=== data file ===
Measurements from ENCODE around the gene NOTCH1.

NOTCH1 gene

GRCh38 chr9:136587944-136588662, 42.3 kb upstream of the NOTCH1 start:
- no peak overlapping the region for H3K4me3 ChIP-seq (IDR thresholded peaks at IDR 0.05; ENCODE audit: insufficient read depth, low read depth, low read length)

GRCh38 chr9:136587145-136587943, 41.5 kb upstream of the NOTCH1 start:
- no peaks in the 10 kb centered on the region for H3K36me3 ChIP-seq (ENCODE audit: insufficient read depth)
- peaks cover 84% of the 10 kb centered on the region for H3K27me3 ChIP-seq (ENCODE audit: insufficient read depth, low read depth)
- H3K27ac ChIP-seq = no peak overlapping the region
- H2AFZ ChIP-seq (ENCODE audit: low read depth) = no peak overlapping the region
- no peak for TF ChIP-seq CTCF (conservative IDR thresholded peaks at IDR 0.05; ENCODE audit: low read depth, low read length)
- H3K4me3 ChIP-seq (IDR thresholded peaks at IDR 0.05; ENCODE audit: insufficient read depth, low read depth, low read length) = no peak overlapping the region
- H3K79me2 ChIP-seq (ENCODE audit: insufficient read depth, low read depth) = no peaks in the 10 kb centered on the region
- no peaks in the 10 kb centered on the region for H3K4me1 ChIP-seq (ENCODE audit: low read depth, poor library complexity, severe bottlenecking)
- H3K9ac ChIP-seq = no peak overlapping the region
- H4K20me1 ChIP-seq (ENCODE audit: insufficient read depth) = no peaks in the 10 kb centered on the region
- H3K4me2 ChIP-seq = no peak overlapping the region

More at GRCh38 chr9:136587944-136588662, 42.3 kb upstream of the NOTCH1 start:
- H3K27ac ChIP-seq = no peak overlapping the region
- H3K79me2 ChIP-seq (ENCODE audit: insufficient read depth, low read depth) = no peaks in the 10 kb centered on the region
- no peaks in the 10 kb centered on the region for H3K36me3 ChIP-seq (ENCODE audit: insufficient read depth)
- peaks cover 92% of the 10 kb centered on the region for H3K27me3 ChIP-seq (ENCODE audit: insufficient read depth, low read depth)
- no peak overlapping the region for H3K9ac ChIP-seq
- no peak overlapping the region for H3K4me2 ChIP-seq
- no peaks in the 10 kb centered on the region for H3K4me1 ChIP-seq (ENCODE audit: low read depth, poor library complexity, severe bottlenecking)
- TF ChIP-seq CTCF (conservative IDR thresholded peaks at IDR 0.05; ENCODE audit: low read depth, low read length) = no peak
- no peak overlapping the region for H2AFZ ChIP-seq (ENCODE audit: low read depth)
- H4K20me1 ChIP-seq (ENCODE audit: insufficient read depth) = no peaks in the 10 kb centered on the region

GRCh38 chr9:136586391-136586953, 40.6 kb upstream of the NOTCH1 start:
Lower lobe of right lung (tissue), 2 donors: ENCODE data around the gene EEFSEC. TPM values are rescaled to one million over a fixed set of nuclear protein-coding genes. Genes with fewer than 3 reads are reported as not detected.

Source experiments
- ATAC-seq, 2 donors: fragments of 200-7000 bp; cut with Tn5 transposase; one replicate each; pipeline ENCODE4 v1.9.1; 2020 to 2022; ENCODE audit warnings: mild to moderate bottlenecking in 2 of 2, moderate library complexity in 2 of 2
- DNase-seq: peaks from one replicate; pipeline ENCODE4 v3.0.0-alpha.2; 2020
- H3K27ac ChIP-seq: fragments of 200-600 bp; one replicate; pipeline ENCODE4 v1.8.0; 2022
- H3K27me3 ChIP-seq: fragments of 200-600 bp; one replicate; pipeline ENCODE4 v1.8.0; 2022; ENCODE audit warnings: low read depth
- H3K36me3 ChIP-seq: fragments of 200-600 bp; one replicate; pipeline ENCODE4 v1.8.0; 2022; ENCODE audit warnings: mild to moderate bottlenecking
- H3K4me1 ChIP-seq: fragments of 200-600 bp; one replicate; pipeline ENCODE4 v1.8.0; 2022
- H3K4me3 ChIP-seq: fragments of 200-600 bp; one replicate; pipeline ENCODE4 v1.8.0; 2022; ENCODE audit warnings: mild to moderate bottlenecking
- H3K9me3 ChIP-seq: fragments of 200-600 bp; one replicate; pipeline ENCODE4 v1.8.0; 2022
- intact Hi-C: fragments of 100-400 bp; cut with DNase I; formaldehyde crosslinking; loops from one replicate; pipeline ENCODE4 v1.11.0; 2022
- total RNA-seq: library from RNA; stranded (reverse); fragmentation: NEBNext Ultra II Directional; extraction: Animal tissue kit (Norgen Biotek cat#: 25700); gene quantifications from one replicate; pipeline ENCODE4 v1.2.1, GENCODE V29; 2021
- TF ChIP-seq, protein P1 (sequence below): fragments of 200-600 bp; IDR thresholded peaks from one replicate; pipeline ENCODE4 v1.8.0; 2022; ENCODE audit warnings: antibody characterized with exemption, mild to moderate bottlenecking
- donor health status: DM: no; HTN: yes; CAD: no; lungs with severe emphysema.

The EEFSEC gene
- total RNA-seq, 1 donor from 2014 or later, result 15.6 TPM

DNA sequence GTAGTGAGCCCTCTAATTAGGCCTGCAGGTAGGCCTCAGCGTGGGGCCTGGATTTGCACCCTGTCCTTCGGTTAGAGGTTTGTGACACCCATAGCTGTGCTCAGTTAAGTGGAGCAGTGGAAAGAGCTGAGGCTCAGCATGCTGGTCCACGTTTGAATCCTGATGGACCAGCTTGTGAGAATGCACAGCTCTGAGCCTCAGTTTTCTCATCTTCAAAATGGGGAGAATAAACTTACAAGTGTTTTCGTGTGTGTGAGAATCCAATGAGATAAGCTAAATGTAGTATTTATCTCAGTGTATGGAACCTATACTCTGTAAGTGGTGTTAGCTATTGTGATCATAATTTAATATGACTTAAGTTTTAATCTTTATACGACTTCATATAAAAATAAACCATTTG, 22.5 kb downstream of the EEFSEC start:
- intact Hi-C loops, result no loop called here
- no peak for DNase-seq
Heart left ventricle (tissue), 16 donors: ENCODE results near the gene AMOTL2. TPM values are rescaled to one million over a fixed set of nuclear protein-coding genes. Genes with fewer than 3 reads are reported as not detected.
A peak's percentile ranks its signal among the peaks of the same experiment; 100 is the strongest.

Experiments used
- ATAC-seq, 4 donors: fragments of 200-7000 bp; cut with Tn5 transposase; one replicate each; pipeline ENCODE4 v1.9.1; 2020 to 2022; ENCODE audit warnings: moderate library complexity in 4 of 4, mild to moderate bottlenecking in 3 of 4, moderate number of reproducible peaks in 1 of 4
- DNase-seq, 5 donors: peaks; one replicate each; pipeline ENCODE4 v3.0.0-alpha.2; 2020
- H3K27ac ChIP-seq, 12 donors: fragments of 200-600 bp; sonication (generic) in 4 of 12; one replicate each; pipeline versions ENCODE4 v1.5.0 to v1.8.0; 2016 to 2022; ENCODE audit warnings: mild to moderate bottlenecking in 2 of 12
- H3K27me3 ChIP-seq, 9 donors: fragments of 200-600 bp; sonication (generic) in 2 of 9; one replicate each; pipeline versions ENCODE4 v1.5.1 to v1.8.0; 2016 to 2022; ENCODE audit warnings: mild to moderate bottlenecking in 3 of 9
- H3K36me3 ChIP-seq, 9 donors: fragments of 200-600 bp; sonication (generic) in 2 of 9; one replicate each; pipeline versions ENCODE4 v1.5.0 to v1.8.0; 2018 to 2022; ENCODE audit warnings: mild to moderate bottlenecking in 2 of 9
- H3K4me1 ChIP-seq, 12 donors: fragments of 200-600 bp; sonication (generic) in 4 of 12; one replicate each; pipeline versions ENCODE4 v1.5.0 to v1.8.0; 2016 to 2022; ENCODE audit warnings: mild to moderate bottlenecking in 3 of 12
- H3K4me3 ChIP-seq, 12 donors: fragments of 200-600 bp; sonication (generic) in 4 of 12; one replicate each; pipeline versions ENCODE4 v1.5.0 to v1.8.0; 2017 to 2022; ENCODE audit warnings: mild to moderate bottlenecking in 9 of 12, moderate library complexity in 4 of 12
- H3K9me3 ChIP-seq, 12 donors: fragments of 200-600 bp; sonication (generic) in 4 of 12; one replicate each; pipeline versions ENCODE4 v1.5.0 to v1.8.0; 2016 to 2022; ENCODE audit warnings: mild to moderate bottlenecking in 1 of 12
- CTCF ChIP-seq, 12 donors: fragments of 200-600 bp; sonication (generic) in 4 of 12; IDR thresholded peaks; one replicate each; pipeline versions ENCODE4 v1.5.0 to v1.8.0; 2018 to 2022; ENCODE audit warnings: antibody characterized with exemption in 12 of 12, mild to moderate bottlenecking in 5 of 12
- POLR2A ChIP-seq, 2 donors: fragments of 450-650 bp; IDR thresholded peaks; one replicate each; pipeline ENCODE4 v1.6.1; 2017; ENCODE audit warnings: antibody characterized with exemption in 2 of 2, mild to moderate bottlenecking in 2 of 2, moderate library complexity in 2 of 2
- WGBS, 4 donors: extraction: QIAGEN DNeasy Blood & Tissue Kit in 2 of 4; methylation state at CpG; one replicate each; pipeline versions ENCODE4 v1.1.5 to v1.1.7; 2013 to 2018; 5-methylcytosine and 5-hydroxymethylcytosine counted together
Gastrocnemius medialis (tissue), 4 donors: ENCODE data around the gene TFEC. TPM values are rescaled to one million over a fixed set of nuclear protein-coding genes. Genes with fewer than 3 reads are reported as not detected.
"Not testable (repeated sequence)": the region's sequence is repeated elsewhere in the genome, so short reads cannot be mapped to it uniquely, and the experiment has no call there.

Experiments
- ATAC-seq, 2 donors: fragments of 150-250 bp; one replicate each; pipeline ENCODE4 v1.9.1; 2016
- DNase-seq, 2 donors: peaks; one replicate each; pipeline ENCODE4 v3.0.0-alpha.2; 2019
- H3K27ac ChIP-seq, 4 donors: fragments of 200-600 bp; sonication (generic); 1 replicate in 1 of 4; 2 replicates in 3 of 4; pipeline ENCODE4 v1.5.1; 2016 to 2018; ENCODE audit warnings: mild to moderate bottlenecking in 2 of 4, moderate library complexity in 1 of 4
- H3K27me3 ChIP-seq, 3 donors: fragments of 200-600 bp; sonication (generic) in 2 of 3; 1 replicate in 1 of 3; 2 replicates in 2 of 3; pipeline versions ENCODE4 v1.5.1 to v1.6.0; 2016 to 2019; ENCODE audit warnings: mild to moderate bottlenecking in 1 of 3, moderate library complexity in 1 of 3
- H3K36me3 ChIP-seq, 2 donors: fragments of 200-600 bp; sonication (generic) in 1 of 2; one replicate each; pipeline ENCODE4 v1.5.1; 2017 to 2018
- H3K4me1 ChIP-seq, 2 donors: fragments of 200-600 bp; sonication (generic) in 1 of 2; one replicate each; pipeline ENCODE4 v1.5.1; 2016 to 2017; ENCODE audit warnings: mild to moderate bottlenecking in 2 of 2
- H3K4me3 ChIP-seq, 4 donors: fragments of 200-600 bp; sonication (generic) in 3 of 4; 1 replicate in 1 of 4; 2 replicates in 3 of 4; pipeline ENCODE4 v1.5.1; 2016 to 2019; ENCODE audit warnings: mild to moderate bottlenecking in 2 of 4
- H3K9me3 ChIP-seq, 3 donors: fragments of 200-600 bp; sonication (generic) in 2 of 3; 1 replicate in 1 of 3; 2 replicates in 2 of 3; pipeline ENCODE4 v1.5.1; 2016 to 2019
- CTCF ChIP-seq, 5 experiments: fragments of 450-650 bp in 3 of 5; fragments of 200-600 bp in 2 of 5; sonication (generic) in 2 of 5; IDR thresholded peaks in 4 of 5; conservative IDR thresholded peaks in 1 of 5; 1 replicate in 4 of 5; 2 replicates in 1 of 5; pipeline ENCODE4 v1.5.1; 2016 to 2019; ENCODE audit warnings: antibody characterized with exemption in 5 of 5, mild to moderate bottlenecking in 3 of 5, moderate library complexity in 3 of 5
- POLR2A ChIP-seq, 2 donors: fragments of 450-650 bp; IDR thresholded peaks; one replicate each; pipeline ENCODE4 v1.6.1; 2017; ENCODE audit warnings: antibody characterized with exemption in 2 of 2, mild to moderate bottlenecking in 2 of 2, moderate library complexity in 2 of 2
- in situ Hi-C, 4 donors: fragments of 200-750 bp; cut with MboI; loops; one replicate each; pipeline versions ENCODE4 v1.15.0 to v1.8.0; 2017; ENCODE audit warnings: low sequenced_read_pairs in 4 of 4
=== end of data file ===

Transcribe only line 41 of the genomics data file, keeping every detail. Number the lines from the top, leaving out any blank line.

- TF ChIP-seq, protein P1 (sequence below): fragments of 200-600 bp; IDR thresholded peaks from one replicate; pipeline ENCODE4 v1.8.0; 2022; ENCODE audit warnings: antibody characterized with exemption, mild to moderate bottlenecking